The new governance was institutionalised in June 2017 through the formal agreement for collaboration signed between the provincial council of Gipuzkoa and eleven county development agencies. Since then, the spaces and procedures constructed through the methodology Action Research for Territorial Development have been institutionalised. This means that they are the spaces and procedures used by the Provincial Council of Gipuzkoa and eleven county development agencies of this territory to co-create territorial development policies. Policy programs devoted to support SMEs and the employability of people in risk of social exclusion have been developed through these cooperative procedures.
The goal for the next years is to develop multi-level governance further by integrating the Basque Government and its agencies in these processes and develop the new governance horizontally by integrating vocational training centres.
What Makes Your Project Innovative?
The new methodology brings policy makers and social researchers together in co-creation processes, breaking with the mainstream tradition of linear research in regional innovation policies.
There is a widespread assumption in innovation policy making that the role that social researchers can play is that of experts and advisors. These roles are based on the idea that knowledge that informs policy making is first constructed in academic spheres and then “transferred” to policy makers. Often this transference is made in terms of recommendations meant to be implemented.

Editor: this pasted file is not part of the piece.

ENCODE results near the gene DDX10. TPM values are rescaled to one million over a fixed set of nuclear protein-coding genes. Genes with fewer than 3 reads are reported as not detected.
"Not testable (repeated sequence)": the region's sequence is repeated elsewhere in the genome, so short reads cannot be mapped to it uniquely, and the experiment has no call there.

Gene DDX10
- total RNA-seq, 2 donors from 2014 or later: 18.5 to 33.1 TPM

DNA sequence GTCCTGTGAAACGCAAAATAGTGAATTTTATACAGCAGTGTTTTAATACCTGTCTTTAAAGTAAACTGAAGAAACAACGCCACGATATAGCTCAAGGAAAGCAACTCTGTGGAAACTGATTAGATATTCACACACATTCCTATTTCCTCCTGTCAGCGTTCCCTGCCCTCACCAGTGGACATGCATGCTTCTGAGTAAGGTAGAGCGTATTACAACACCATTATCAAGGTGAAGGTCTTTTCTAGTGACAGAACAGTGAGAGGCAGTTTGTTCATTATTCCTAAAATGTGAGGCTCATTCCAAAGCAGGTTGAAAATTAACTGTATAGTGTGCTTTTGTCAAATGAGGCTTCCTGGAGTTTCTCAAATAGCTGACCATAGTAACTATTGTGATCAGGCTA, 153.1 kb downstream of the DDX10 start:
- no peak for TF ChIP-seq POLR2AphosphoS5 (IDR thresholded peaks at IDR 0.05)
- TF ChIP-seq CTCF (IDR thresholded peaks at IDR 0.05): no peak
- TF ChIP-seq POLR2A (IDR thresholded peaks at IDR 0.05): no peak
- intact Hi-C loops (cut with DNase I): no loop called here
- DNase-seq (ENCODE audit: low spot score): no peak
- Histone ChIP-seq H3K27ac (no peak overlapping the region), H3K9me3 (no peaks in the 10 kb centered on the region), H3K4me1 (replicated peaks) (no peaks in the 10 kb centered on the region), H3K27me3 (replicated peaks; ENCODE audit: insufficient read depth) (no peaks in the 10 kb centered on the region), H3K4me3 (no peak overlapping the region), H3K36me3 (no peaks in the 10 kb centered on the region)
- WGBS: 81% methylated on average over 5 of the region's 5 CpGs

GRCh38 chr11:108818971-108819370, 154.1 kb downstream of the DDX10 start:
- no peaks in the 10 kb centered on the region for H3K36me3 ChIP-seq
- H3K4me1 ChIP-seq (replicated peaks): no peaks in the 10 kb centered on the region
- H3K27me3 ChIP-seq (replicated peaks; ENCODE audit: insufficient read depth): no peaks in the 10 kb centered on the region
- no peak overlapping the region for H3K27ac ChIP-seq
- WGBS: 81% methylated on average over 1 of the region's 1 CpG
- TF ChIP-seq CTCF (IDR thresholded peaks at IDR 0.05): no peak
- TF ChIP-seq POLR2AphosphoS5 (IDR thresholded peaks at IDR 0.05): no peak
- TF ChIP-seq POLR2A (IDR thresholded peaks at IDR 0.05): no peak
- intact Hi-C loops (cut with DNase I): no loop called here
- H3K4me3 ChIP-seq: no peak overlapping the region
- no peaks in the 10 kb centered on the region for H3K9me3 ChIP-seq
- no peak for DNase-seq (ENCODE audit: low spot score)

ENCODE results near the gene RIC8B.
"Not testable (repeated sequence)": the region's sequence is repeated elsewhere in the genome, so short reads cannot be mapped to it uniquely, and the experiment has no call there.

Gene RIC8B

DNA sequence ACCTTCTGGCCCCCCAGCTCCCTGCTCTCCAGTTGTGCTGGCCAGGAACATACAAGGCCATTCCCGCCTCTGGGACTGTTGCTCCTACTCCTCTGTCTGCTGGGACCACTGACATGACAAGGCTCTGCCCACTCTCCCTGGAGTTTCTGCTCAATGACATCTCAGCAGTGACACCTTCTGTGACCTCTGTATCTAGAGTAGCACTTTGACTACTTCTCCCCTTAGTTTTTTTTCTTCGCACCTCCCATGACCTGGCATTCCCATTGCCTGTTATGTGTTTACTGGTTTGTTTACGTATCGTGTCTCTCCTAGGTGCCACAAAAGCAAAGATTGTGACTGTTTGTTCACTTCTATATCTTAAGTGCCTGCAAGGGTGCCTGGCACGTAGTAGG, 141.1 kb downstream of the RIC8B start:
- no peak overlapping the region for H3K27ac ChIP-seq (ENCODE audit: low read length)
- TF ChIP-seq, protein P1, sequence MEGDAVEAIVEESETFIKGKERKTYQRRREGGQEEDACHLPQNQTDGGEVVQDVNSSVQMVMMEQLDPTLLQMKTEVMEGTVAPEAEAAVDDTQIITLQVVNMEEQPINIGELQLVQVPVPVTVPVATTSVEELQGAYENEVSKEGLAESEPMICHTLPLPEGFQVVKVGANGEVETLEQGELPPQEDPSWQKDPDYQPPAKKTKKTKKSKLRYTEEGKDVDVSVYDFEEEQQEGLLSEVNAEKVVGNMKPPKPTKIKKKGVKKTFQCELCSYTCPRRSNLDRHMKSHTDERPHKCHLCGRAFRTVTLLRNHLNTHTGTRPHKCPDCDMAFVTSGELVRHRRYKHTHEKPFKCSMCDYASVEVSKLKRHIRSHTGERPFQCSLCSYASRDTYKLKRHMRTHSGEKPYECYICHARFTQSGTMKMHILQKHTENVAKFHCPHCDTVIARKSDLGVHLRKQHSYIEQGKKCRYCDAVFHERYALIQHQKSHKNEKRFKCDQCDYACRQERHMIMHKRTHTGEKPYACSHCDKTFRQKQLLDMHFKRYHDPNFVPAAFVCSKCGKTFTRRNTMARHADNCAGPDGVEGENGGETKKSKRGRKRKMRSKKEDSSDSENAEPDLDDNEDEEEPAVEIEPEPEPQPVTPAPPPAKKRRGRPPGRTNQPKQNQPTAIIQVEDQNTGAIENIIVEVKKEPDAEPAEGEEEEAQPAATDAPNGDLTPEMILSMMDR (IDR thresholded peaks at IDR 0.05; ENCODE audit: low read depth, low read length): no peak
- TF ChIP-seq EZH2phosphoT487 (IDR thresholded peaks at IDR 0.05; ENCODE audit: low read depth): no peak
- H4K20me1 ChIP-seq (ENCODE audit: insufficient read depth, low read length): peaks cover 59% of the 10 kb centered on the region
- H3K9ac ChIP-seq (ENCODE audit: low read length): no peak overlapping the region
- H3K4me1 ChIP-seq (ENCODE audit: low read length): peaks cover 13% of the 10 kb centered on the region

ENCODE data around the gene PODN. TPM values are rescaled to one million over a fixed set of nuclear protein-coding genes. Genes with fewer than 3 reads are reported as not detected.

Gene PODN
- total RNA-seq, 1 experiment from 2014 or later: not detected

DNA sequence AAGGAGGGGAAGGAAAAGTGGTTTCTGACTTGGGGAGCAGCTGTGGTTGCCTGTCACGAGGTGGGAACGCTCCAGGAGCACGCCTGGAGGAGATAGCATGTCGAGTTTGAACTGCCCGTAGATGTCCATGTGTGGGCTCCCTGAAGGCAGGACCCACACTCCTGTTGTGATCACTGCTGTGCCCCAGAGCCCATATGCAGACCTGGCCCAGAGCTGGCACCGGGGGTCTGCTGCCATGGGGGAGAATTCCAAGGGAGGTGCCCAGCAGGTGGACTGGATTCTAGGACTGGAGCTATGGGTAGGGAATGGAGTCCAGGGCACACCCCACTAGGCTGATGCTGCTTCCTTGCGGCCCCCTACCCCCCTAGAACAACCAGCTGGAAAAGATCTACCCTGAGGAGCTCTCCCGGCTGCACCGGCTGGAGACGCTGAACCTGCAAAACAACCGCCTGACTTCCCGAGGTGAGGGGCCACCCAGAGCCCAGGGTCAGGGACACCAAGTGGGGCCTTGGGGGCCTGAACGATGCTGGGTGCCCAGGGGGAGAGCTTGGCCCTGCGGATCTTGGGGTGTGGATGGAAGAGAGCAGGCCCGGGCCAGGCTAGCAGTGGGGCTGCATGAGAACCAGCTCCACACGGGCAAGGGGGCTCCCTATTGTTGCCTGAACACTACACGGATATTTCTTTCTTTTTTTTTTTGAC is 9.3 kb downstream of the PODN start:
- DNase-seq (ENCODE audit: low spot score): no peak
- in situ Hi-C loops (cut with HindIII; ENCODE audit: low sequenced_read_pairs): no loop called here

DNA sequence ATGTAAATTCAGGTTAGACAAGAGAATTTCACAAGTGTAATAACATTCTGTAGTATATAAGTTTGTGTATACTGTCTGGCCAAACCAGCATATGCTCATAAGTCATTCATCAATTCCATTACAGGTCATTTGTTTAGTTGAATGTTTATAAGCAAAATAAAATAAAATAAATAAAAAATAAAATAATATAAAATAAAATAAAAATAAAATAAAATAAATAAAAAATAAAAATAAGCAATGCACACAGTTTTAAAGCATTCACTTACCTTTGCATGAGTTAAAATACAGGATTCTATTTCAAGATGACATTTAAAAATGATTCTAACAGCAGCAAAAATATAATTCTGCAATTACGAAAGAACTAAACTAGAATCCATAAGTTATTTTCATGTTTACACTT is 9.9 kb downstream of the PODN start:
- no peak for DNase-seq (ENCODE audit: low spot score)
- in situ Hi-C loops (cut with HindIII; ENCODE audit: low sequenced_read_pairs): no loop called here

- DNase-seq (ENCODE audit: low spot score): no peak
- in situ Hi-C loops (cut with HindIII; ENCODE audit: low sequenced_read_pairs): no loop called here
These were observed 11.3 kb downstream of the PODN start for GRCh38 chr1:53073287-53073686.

The action research for territorial development methodology presented here as an innovation proposes a radical change in how knowledge for policy is constructed as it is based on co-creation processes where researchers do not transfer their knowledge to policy makers but facilitate a process of co-constructing actionable knowledge.
What is the current status of your innovation?
The innovation is in the stage of diffusing lessons. First, part of the methodology is being shared and co-constructed through a virtual platform that aims at dialogical communication. At the time of writing it has 266 participants in 24 different countries. It is accessible in https://dgroups.org/groups/perfadt. Second, in response to a proposal by policy makers, researchers have recently published a document in open access that shares a compendium of the methodological lessons learnt in the Territorial Development Laboratory. The document can be accessed in https://www.orkestra.deusto.es/images/investigacion/publicaciones/cuadernos/metodologia-gobernanza.pdf
Collaborations & Partnerships
Policy makers brought their experiential knowledge in policy making for territorial development. Researchers brought concepts, and methodological frameworks from action research, regional innovation policy and local economic development. When applying the methodology, 404 firms were also involved in one of the policy programs, they contributed with their knowledge about their own situation regarding Industry 4.0.
Users, Stakeholders & Beneficiaries
In this co-generative process, participants are at the same time users, stakeholders and beneficiaries. Policy makers have benefited from a methodology to make their policies more democratic and efficient. Researchers have benefited from a methodology that increases the social impact of their research. Firms have benefited from a methodology for diagnosing their situation that is not extractive (only getting data form them) but based on dialogue (giving them access to the persons defining policies).
Results, Outcomes & Impacts
The main result of this innovation is that the province of Gipuzkoa has a co-operative governance where the provincial council and eleven county development agencies are co-creating (designing, implementing and evaluating together) territorial development policies. Qualitative evaluations show the perception of the participants of this being a better way to address policy making than previous approaches. Participants have particularly valued the process of generating a shared vision and have highlighted the need to continue deepening in modes or new channels of relationship between the public and private sectors,